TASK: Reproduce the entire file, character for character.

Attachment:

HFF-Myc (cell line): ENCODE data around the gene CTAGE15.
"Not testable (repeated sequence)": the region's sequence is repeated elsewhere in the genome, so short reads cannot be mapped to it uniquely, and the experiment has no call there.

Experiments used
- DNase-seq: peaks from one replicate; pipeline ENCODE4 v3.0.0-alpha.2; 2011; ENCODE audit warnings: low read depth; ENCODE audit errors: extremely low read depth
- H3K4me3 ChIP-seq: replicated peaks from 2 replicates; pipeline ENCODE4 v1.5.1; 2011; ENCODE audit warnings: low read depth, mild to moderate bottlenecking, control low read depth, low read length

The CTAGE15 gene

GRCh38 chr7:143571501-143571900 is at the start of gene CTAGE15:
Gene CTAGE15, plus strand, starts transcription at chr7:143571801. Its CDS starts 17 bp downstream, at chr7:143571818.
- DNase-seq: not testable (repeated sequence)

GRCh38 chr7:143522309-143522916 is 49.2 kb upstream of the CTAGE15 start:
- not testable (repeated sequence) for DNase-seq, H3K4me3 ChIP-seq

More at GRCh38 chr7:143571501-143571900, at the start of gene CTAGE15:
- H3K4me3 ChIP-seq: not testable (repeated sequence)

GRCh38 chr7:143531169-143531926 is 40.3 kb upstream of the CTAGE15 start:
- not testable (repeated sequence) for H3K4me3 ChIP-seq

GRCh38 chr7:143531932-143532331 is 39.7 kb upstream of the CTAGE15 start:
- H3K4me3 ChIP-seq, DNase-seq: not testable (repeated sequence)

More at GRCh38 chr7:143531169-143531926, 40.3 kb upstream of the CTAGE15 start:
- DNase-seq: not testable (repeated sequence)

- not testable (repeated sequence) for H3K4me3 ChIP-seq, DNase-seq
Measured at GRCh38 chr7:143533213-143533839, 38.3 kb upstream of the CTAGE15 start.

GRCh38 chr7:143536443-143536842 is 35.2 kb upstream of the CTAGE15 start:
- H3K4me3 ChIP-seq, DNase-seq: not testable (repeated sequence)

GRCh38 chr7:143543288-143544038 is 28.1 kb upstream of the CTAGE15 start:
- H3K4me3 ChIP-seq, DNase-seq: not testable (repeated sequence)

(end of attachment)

HFF-Myc (cell line): ENCODE data around the gene CTAGE15.
"Not testable (repeated sequence)": the region's sequence is repeated elsewhere in the genome, so short reads cannot be mapped to it uniquely, and the experiment has no call there.

Experiments used
- DNase-seq: peaks from one replicate; pipeline ENCODE4 v3.0.0-alpha.2; 2011; ENCODE audit warnings: low read depth; ENCODE audit errors: extremely low read depth
- H3K4me3 ChIP-seq: replicated peaks from 2 replicates; pipeline ENCODE4 v1.5.1; 2011; ENCODE audit warnings: low read depth, mild to moderate bottlenecking, control low read depth, low read length

The CTAGE15 gene

GRCh38 chr7:143571501-143571900 is at the start of gene CTAGE15:
Gene CTAGE15, plus strand, starts transcription at chr7:143571801. Its CDS starts 17 bp downstream, at chr7:143571818.
- DNase-seq: not testable (repeated sequence)

GRCh38 chr7:143522309-143522916 is 49.2 kb upstream of the CTAGE15 start:
- not testable (repeated sequence) for DNase-seq, H3K4me3 ChIP-seq

More at GRCh38 chr7:143571501-143571900, at the start of gene CTAGE15:
- H3K4me3 ChIP-seq: not testable (repeated sequence)

GRCh38 chr7:143531169-143531926 is 40.3 kb upstream of the CTAGE15 start:
- not testable (repeated sequence) for H3K4me3 ChIP-seq

GRCh38 chr7:143531932-143532331 is 39.7 kb upstream of the CTAGE15 start:
- H3K4me3 ChIP-seq, DNase-seq: not testable (repeated sequence)

More at GRCh38 chr7:143531169-143531926, 40.3 kb upstream of the CTAGE15 start:
- DNase-seq: not testable (repeated sequence)

- not testable (repeated sequence) for H3K4me3 ChIP-seq, DNase-seq
Measured at GRCh38 chr7:143533213-143533839, 38.3 kb upstream of the CTAGE15 start.

GRCh38 chr7:143536443-143536842 is 35.2 kb upstream of the CTAGE15 start:
- H3K4me3 ChIP-seq, DNase-seq: not testable (repeated sequence)

GRCh38 chr7:143543288-143544038 is 28.1 kb upstream of the CTAGE15 start:
- H3K4me3 ChIP-seq, DNase-seq: not testable (repeated sequence)